The headquarters for Berkshire Hathaway HomeServices is in Irvine, California, right in the heart of Orange County, and while on the topic of Orange County, Tuesday August 24 was declared “Kobe Bryant Day” in O.C. and beyond.

Kobe and his Mamba Mentality (a mentality to attack what’s in front of you without fear but with passion and purpose) instill so many important lessons about leadership.

Here are a few things we can learn from Kobe’s Mamba Mentality mindset:

  • He was a fierce competitor. Even during Kobe’s high school years playing at Lower Merion in Ardmore, Pennsylvania, he would show up to practice at 5 a.m. and stay on the court for a solid two hours. He’d also play one-on-one games with his teammates … to 100 points. (During his worst match-up, Business Insider says he still won 100-12.)
  • He never let anything—even injury—sideline him in the execution of his goals. During his years as a Lakers player, Kobe was always the first player in the gym, even when he was hurt. He once played left-handed because he had an injury to his right hand and was determined not to let it keep him off the court.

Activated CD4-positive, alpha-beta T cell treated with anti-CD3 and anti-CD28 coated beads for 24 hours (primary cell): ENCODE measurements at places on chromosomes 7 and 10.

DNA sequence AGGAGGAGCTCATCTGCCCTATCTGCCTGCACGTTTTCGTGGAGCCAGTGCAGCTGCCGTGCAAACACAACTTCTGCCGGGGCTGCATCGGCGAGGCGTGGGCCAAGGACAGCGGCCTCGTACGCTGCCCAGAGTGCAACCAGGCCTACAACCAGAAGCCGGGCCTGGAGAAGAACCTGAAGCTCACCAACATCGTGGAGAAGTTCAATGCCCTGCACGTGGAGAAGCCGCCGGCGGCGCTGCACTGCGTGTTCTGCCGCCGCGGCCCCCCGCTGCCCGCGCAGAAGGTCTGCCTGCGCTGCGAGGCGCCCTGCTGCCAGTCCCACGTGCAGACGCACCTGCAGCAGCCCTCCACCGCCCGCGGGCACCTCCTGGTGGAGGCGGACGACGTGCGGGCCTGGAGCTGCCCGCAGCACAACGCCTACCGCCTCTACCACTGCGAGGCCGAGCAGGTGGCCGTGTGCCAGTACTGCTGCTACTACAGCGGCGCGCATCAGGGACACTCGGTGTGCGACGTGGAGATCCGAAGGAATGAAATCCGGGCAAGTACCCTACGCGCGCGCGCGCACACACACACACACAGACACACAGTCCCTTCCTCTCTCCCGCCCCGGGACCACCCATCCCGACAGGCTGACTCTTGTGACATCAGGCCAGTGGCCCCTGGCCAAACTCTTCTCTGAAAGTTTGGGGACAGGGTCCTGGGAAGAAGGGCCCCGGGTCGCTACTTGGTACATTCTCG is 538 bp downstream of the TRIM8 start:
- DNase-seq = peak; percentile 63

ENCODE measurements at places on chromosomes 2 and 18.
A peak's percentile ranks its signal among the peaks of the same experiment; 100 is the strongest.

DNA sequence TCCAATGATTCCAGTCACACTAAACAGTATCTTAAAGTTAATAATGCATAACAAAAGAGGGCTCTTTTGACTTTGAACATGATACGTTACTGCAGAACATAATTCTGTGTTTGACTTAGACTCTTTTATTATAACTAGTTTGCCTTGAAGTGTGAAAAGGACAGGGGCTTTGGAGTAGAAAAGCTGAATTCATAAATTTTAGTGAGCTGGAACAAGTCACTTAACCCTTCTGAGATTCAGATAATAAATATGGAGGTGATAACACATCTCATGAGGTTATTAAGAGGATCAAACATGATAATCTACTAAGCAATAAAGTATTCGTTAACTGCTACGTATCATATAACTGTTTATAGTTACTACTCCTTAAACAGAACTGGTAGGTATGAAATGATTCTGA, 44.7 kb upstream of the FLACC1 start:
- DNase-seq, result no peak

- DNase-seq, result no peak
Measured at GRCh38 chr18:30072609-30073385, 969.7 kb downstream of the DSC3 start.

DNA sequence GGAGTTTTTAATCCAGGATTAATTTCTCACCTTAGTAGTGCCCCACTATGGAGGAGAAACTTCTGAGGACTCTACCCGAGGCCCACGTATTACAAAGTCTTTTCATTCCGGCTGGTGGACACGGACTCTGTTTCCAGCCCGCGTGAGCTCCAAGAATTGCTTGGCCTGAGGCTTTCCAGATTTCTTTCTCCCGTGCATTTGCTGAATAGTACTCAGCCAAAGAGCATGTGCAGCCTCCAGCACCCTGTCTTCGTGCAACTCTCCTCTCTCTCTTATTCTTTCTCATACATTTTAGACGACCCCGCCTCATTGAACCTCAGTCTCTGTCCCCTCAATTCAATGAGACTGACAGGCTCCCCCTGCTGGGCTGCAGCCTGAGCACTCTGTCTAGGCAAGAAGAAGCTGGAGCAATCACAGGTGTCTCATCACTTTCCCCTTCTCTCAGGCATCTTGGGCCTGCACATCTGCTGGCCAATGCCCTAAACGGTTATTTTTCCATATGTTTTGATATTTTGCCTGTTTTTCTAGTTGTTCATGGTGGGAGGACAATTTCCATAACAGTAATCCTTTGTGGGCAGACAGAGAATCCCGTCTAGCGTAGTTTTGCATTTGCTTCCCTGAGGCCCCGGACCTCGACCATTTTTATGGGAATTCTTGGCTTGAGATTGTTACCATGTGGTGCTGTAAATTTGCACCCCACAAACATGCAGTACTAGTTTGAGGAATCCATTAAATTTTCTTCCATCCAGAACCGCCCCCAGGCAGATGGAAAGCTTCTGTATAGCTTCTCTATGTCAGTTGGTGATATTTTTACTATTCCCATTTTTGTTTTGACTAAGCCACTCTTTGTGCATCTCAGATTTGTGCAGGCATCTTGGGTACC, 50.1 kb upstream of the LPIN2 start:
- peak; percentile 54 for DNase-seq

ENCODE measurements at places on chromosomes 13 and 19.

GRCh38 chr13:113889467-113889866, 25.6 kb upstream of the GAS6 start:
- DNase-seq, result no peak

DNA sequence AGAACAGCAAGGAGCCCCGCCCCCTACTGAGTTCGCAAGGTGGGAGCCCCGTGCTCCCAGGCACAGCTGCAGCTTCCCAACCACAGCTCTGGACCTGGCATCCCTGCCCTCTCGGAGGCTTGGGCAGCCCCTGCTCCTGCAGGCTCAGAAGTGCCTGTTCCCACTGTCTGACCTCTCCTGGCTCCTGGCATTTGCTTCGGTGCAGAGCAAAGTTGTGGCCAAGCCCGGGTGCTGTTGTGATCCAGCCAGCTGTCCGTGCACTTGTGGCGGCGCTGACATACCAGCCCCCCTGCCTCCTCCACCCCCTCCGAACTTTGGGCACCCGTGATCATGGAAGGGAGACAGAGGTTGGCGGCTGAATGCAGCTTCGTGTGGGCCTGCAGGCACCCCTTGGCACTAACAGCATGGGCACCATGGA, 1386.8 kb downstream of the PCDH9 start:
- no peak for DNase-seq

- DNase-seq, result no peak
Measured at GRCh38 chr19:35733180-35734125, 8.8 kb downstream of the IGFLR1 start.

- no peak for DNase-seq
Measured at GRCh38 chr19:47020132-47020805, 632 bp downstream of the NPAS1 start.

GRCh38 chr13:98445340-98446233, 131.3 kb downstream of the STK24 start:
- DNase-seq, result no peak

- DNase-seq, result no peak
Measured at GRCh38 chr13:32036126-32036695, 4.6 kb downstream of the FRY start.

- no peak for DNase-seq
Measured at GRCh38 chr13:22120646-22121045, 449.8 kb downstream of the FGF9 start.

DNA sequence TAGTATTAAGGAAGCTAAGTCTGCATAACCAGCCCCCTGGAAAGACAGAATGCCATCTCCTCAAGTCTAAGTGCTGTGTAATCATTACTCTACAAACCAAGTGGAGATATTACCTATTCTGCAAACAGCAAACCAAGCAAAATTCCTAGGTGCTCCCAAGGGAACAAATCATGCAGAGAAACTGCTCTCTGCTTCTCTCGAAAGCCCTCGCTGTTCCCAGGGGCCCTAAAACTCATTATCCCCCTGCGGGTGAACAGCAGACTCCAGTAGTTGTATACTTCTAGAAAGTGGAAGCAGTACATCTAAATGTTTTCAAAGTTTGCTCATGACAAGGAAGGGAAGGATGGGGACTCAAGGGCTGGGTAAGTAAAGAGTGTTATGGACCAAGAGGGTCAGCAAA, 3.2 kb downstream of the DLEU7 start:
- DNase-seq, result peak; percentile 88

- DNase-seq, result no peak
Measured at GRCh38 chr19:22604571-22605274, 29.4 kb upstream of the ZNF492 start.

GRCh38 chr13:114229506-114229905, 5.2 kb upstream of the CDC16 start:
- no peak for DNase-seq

• He combined physical practice with mental motivation. He was a proponent of the mental aspect of the game; former Lakers teammate Shaquille O’Neill wrote in his book Shaq Uncut that Kobe would often practice dribbling and shooting without a ball and exhibit the same physical intensity as if he had a ball in his hands.
  • He was a student of continuous improvement. According to Sports Illustrated, in 2008 he requested Nike shave a few millimeters off the soles of his sneakers to get “a hundredth of a second better reaction time.”